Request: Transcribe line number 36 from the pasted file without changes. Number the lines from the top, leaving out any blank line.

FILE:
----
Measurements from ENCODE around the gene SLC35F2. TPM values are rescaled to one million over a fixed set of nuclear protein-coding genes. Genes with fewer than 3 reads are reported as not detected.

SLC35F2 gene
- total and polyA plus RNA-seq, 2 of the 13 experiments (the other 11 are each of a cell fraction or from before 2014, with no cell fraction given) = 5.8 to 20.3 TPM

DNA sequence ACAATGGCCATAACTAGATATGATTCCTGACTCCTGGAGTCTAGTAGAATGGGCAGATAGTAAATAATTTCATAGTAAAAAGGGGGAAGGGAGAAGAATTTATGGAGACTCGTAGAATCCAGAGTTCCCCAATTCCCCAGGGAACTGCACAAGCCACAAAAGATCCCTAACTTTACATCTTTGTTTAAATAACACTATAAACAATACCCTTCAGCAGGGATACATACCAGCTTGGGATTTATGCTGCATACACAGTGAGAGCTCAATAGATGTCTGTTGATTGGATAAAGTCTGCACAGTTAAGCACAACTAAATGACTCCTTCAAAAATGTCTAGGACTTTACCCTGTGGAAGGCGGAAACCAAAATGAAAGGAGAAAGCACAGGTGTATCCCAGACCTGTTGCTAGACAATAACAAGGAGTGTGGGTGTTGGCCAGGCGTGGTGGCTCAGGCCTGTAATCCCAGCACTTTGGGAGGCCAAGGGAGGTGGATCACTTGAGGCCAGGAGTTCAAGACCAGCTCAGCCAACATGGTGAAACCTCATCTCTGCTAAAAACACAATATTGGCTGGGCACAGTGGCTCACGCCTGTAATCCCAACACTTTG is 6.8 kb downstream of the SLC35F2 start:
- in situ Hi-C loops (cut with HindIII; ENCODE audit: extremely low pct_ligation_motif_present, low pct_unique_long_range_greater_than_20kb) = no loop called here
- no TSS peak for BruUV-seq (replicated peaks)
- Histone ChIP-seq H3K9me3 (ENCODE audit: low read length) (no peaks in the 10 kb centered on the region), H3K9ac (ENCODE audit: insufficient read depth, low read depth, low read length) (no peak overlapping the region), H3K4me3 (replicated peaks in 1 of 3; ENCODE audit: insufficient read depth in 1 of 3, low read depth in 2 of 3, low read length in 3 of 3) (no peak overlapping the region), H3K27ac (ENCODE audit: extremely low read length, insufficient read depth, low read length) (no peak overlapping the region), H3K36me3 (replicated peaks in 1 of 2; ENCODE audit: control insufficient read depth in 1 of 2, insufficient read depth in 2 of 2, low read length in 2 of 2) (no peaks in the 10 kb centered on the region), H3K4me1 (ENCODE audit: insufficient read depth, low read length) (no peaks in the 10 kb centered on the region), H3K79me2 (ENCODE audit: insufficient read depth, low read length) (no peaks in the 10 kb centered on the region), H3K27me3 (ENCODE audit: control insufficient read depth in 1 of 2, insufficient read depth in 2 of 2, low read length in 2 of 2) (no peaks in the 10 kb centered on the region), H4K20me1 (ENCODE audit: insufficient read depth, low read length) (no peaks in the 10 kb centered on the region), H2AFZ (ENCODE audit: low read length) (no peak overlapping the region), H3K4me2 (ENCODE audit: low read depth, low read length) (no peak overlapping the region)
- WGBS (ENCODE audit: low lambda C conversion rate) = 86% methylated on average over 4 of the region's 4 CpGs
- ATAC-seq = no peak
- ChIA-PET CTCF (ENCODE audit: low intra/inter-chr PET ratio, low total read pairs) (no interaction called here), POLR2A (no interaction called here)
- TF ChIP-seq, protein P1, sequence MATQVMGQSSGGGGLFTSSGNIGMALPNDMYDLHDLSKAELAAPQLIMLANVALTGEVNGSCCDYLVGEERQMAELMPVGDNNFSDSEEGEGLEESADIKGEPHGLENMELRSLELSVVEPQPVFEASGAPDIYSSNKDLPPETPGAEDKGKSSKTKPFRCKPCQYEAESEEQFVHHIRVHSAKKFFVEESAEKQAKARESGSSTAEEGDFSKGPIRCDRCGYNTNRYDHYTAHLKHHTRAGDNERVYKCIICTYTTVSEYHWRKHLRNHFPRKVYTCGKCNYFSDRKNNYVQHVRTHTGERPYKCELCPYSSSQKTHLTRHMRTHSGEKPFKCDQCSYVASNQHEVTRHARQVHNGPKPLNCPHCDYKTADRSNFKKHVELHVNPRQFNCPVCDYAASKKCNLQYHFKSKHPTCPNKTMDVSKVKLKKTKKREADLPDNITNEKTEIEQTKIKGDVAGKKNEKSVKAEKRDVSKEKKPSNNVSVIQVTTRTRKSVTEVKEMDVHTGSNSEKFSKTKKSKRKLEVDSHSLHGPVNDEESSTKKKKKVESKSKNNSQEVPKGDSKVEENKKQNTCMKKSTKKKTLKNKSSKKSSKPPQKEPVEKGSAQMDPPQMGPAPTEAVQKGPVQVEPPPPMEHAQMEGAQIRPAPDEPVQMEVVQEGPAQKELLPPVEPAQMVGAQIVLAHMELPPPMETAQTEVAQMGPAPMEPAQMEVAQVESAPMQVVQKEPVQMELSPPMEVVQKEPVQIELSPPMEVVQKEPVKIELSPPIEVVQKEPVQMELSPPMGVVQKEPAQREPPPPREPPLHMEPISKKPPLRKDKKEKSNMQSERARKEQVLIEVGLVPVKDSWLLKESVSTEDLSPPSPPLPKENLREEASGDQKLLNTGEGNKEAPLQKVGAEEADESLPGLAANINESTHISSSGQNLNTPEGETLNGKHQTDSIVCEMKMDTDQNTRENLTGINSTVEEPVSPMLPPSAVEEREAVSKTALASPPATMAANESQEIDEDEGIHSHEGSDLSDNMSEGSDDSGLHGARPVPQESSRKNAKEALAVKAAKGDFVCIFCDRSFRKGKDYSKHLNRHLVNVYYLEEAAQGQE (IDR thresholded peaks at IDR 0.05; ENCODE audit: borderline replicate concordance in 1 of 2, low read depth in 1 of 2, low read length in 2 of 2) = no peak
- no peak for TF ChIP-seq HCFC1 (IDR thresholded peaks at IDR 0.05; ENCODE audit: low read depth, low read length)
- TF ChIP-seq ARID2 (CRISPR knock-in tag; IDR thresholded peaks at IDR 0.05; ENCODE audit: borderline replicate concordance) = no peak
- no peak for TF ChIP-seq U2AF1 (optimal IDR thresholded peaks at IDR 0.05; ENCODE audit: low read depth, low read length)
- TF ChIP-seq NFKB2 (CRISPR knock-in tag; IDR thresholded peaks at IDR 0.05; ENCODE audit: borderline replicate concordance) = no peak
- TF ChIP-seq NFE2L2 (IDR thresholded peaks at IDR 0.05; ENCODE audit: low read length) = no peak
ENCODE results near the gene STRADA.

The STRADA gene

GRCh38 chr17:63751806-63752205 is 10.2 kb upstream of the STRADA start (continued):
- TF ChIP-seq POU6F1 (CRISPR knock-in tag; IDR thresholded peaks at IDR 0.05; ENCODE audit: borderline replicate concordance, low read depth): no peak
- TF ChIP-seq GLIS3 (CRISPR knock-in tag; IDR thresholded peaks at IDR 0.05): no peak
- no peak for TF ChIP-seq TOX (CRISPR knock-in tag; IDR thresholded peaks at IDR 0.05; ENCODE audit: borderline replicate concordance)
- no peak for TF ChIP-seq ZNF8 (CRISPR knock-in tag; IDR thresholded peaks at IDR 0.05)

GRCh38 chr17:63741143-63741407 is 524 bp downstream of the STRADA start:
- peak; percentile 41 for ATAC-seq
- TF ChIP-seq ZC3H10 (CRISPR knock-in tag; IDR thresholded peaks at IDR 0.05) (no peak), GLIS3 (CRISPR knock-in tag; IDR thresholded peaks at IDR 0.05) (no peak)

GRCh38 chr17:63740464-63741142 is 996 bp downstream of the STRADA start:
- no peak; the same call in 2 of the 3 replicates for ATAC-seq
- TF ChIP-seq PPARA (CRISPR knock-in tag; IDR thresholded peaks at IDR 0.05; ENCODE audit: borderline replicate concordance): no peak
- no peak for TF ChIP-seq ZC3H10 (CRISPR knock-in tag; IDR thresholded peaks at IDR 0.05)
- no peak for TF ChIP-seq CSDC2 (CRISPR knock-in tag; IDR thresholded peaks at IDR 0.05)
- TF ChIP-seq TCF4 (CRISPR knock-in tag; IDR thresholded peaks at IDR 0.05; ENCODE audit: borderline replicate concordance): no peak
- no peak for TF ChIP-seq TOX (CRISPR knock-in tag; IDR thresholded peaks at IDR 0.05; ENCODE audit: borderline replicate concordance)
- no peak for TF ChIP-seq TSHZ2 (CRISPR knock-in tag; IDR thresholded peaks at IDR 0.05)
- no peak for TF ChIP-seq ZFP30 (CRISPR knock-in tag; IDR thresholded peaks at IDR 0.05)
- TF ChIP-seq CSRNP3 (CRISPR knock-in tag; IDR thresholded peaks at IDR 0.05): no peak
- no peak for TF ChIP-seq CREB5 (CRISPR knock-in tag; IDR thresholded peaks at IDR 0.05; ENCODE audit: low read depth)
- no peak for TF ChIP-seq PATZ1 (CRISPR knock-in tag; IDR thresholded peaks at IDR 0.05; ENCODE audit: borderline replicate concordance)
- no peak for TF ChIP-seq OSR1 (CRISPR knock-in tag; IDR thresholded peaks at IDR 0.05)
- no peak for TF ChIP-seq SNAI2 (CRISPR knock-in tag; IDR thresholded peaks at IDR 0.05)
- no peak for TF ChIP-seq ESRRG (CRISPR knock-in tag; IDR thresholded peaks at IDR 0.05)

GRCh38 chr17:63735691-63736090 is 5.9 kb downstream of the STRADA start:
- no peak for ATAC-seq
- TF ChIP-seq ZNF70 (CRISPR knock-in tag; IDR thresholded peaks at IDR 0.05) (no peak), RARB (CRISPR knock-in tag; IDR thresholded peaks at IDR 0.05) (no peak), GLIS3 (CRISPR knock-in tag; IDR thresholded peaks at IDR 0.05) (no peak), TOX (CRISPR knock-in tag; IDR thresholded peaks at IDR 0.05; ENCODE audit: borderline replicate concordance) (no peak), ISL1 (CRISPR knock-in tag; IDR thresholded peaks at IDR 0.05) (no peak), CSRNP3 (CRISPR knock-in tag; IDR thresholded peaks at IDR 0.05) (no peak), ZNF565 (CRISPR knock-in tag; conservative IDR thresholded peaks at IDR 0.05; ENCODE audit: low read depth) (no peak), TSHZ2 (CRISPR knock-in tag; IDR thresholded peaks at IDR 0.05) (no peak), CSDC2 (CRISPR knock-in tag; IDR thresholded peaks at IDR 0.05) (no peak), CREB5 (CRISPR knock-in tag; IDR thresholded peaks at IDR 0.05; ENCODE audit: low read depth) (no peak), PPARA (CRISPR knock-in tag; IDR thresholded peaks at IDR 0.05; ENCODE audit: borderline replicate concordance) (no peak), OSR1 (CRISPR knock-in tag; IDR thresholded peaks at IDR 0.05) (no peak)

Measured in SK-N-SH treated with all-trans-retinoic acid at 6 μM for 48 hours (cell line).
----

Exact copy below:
- TF ChIP-seq CSRNP3 (CRISPR knock-in tag; IDR thresholded peaks at IDR 0.05): no peak